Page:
2017 marks 20 years since the first regulatory approval of cell-based therapeutic product on a market. In 1997 Carticel (manufactured by Genzyme Corp.) was approved by FDA for US market. One year before Carticel approval, 2 cell-based products were launched and marketed for the first time in Europe (Italy) – Laserskin and Hyalograft by Fidia Advanced Biopolymers. I was curious to learn about other approved and marketed cell-based products worldwide in the last 20 years. I also wanted to learn what happen to the first products, marketed 15-20 years ago. It took me almost a year to investigate this topic, collecting bits of information from public sources and conferences. Today, I’m sharing some of my data analysis.
I searched published literature, company press releases, mass media coverage, books (via Google books), patents, presentations from conferences and meetings, information from regulatory agencies. Also, I’ve learned some unique information from multiple conferences and from personal communications.
- the product must contain alive cells and used for therapeutic purpose;
- the product must be marketed and/ or approved by regulatory agency;
- cord blood products for homologous use, obtained BLA as FDA requirement in US;
- traceable public information is available.
- absence of traceable public information when and where product was marketed;
- tissues for transplantation without brand name (not a product);
- More than 3000 therapeutic products marketed in Japan, as Specific Processed Cellular Products under the Act on the Safety of regenerative Medicine (ASRM) – Class III Regenerative Medicine products (not regulated under the PMDA). In this case, individual institutions (hospitals) submit a “Plan to Provide Regenerative Medicine” and seek for approval from Japanese Ministry of Health, Labour and Welfare (MHLW). Information about 3 ASRM products was publicly available and searchable. These 3 products were included in the dataset as an exception.
For historical analysis I was trying to capture the earliest available data. Some early approvals and self-launches happened before defining regulatory framework for cell/ tissue products. So, some cell-based products were approved as devices. The following data were captured: name of the product, name of the manufacturer, year of approval and/ or when it was launched on the market, where it was marketed, name of regulatory agency (if it was approved), indication, cell type, traceable changes (off market, manufacturer went for bankruptcy…). The whole dataset is available on Cell Trials Data.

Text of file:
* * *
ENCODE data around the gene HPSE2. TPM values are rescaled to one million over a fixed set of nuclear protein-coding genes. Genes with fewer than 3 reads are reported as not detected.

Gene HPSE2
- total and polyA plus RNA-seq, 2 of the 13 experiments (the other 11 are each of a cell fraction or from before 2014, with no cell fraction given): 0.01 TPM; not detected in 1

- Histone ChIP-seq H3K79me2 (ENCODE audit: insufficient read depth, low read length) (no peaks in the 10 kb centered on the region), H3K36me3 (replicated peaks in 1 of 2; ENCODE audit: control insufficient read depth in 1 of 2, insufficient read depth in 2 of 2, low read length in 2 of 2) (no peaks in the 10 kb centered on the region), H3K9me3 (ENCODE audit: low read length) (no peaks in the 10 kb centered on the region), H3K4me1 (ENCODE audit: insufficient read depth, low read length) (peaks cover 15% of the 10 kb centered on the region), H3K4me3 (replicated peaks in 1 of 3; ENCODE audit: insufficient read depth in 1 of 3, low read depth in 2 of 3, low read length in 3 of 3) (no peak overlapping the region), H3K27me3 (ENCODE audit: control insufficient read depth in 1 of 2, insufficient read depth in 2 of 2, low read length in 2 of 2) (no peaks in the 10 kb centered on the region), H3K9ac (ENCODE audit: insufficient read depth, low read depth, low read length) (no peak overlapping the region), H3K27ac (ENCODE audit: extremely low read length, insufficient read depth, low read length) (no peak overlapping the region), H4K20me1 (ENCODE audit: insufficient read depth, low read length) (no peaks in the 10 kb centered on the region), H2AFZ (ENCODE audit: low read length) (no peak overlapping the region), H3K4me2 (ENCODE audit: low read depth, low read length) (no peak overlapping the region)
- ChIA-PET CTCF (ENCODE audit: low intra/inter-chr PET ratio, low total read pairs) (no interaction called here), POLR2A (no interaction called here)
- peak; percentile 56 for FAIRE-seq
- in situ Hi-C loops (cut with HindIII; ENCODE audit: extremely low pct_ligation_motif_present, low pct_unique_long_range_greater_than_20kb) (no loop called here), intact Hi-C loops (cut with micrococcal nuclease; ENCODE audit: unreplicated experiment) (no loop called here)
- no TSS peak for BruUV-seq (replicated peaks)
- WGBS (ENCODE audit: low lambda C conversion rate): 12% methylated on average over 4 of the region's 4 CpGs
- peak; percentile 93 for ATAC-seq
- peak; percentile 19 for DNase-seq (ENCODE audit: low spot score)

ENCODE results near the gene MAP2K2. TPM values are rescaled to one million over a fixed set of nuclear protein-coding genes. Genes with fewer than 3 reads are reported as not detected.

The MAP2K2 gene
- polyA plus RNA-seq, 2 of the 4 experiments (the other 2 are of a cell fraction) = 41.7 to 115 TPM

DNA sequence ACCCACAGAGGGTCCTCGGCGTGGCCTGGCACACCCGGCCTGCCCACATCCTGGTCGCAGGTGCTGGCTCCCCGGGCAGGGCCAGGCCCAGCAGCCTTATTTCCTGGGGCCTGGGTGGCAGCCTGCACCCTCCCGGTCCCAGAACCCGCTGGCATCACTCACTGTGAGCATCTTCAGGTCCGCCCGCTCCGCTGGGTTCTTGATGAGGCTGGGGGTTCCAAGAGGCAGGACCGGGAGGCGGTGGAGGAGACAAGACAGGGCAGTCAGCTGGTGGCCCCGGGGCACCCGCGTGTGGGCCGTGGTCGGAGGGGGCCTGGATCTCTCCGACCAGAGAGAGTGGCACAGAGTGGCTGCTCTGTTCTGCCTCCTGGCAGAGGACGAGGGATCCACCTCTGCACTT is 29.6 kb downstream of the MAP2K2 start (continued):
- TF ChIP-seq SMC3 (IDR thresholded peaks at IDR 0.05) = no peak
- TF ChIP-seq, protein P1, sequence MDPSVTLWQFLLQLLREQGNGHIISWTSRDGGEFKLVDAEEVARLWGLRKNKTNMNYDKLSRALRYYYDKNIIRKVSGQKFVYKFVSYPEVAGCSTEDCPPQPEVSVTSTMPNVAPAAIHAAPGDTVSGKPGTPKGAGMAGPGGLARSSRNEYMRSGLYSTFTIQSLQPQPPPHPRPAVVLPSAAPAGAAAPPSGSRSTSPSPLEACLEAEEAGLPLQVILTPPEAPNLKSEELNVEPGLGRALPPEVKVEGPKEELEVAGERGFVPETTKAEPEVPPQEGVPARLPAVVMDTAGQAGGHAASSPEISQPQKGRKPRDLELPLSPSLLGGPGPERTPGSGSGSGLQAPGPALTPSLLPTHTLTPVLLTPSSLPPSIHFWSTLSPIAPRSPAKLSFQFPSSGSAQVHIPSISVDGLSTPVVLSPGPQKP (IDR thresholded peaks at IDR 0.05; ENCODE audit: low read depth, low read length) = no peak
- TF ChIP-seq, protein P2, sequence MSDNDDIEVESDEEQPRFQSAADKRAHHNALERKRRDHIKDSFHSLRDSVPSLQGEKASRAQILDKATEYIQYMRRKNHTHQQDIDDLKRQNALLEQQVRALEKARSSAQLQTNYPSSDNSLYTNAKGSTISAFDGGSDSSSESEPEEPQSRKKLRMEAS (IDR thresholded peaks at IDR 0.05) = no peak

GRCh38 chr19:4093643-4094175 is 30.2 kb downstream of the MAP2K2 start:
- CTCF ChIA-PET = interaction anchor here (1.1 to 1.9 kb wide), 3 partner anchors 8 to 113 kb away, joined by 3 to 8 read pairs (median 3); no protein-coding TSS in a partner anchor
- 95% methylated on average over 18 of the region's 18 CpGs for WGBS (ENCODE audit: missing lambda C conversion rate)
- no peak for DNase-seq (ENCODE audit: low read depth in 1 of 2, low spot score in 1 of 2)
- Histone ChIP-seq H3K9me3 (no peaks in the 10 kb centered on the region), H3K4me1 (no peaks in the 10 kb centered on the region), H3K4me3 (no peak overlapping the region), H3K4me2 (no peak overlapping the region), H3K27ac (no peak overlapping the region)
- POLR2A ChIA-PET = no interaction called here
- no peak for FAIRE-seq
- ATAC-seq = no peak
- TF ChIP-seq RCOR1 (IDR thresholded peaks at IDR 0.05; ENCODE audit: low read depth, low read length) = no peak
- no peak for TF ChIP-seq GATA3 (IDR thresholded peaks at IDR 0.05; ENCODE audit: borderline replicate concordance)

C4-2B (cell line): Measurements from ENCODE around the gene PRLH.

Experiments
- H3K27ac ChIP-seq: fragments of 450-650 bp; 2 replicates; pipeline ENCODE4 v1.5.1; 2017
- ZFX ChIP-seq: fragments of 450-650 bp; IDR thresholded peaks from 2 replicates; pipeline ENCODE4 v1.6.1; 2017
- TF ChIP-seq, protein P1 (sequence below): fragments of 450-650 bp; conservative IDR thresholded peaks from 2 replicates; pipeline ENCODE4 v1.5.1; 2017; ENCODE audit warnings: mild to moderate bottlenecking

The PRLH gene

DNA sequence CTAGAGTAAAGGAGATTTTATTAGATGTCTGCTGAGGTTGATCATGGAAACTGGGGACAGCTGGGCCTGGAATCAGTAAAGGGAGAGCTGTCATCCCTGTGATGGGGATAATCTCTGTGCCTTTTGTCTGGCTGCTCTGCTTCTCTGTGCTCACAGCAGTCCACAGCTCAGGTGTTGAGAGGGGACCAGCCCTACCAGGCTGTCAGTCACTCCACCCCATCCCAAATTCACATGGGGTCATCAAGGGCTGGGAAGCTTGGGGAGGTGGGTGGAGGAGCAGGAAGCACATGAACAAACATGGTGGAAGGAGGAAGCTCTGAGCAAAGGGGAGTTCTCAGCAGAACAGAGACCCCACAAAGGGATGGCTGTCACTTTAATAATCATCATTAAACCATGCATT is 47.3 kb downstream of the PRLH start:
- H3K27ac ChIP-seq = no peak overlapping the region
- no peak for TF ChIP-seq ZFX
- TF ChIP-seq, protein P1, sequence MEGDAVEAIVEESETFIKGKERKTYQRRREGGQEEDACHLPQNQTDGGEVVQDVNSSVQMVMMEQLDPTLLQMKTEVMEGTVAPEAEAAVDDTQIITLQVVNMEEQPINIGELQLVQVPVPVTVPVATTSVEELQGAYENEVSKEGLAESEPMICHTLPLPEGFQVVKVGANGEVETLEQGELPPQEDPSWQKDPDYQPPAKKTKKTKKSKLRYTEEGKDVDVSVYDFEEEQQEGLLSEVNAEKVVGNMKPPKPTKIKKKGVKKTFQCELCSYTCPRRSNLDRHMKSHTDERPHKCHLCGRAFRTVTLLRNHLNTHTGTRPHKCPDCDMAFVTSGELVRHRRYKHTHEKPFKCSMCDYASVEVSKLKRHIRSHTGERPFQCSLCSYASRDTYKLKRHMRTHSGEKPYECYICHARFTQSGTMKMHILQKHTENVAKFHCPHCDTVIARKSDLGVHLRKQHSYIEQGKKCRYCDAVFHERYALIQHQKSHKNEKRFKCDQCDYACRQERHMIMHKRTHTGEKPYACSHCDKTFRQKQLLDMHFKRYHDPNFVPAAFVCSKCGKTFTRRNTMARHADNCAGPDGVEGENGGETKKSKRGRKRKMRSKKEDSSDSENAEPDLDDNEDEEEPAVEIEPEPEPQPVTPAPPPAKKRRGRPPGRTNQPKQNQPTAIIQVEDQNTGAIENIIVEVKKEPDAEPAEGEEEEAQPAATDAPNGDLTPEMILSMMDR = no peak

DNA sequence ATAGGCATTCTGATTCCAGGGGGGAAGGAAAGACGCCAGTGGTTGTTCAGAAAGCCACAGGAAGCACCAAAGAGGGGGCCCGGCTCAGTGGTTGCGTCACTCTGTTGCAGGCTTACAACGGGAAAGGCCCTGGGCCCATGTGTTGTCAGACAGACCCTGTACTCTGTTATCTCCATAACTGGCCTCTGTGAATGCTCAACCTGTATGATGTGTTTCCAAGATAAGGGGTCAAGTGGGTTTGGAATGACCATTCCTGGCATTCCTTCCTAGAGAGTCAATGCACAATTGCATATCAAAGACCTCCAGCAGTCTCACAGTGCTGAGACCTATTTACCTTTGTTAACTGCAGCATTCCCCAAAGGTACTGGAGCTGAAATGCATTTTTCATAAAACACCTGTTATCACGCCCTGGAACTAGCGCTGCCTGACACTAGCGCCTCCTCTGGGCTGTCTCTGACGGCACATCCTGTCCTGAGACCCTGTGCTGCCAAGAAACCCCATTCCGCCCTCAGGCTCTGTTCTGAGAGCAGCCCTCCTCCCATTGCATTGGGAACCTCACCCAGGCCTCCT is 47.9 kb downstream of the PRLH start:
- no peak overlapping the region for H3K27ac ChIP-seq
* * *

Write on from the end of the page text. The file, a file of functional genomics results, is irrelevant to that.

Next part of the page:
(1) As of March 2017, I was able to identify 90 marketed cell-based products. There were mentions of few products, without traceable information of when it was launched (for example, Cartogen in Australia). 61% (55/90) of marketed products were approved by regulatory agencies; 12% (11/90) were self-launched with manufacturing license, issued by governmental agency; 27% (24/90) were self-launched without information about manufacturing license.
How to cite this figure: Bersenev, Alexey (2017): Self-launched versus approved cell-based products, marketed worldwide. figshare. https://doi.org/10.6084/m9.figshare.4829452
(2) Most of cell-based products were marketed for 3 major groups of indications: skin defects (31%), cartilage repair (24%) and oncology (19%).
By the time of writing this post, at least 12 products (13%) were off market. This number is underestimated, since there was no public information available about current status of many products, marketed earlier. At least 5 manufacturers went to bankruptcy, some were acquired or outlicensed products to other companies.
(3) Since 1997, there were 58 regulatory approvals of 55 cell-based products by 13 different jurisdictions. 3 products were approved by more than one jurisdiction (Provenge, Prochymal and MACI).
How to cite this figure: Bersenev, Alexey (2017): Regulatory approvals of cell-based therapeutic products by jurisdiction. figshare. https://doi.org/10.6084/m9.figshare.4829182.v1
(4) Historical trend for approvals is slowly going up with some volatility. Number of approvals per year was ranging from 0 to 8.
How to cite this figure: Bersenev, Alexey (2017): Historical trend in regulatory approvals of cell-based therapeutic products worldwide. figshare.
How to cite this post:
Bersenev Alexey. Historical analysis of cell-based therapeutic products marketed and approved worldwide. CellTrials blog. April 7, 2017. Available: http://celltrials.info/2017/04/07/marketed-approved
PS: I’d like to thank Colin Lee Novick for clarifying information about regulation in Japan.